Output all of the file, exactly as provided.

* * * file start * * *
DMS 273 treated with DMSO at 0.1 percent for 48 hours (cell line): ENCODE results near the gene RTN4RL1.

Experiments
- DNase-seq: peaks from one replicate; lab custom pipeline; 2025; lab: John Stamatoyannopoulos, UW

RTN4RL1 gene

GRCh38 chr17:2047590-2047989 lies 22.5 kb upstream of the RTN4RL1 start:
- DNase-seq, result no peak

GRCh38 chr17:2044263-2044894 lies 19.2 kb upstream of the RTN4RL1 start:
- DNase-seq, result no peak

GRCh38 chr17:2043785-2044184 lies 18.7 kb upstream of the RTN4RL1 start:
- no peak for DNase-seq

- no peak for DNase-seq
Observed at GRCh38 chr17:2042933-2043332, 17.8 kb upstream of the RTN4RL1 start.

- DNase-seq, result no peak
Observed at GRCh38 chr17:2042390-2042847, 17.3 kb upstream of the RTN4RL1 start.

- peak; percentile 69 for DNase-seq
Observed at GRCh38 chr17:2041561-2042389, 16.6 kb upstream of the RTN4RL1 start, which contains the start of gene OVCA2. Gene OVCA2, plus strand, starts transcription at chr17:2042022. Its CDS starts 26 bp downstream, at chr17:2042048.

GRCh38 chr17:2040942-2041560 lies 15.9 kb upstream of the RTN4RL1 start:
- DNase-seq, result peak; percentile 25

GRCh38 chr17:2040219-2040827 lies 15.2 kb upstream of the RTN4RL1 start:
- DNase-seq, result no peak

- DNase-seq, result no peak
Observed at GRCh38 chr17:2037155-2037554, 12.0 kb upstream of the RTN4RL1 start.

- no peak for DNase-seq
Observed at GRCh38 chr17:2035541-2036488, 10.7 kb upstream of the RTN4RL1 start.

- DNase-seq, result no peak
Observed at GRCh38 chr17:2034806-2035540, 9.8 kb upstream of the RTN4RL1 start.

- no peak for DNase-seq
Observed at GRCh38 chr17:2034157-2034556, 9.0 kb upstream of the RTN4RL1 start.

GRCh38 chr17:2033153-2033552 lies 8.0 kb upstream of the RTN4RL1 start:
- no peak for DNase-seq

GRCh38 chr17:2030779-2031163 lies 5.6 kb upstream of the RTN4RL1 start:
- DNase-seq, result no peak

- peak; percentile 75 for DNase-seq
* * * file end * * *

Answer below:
DMS 273 treated with DMSO at 0.1 percent for 48 hours (cell line): ENCODE results near the gene RTN4RL1.

Experiments
- DNase-seq: peaks from one replicate; lab custom pipeline; 2025; lab: John Stamatoyannopoulos, UW

RTN4RL1 gene

GRCh38 chr17:2047590-2047989 lies 22.5 kb upstream of the RTN4RL1 start:
- DNase-seq, result no peak

GRCh38 chr17:2044263-2044894 lies 19.2 kb upstream of the RTN4RL1 start:
- DNase-seq, result no peak

GRCh38 chr17:2043785-2044184 lies 18.7 kb upstream of the RTN4RL1 start:
- no peak for DNase-seq

- no peak for DNase-seq
Observed at GRCh38 chr17:2042933-2043332, 17.8 kb upstream of the RTN4RL1 start.

- DNase-seq, result no peak
Observed at GRCh38 chr17:2042390-2042847, 17.3 kb upstream of the RTN4RL1 start.

- peak; percentile 69 for DNase-seq
Observed at GRCh38 chr17:2041561-2042389, 16.6 kb upstream of the RTN4RL1 start, which contains the start of gene OVCA2. Gene OVCA2, plus strand, starts transcription at chr17:2042022. Its CDS starts 26 bp downstream, at chr17:2042048.

GRCh38 chr17:2040942-2041560 lies 15.9 kb upstream of the RTN4RL1 start:
- DNase-seq, result peak; percentile 25

GRCh38 chr17:2040219-2040827 lies 15.2 kb upstream of the RTN4RL1 start:
- DNase-seq, result no peak

- DNase-seq, result no peak
Observed at GRCh38 chr17:2037155-2037554, 12.0 kb upstream of the RTN4RL1 start.

- no peak for DNase-seq
Observed at GRCh38 chr17:2035541-2036488, 10.7 kb upstream of the RTN4RL1 start.

- DNase-seq, result no peak
Observed at GRCh38 chr17:2034806-2035540, 9.8 kb upstream of the RTN4RL1 start.

- no peak for DNase-seq
Observed at GRCh38 chr17:2034157-2034556, 9.0 kb upstream of the RTN4RL1 start.

GRCh38 chr17:2033153-2033552 lies 8.0 kb upstream of the RTN4RL1 start:
- no peak for DNase-seq

GRCh38 chr17:2030779-2031163 lies 5.6 kb upstream of the RTN4RL1 start:
- DNase-seq, result no peak

- peak; percentile 75 for DNase-seq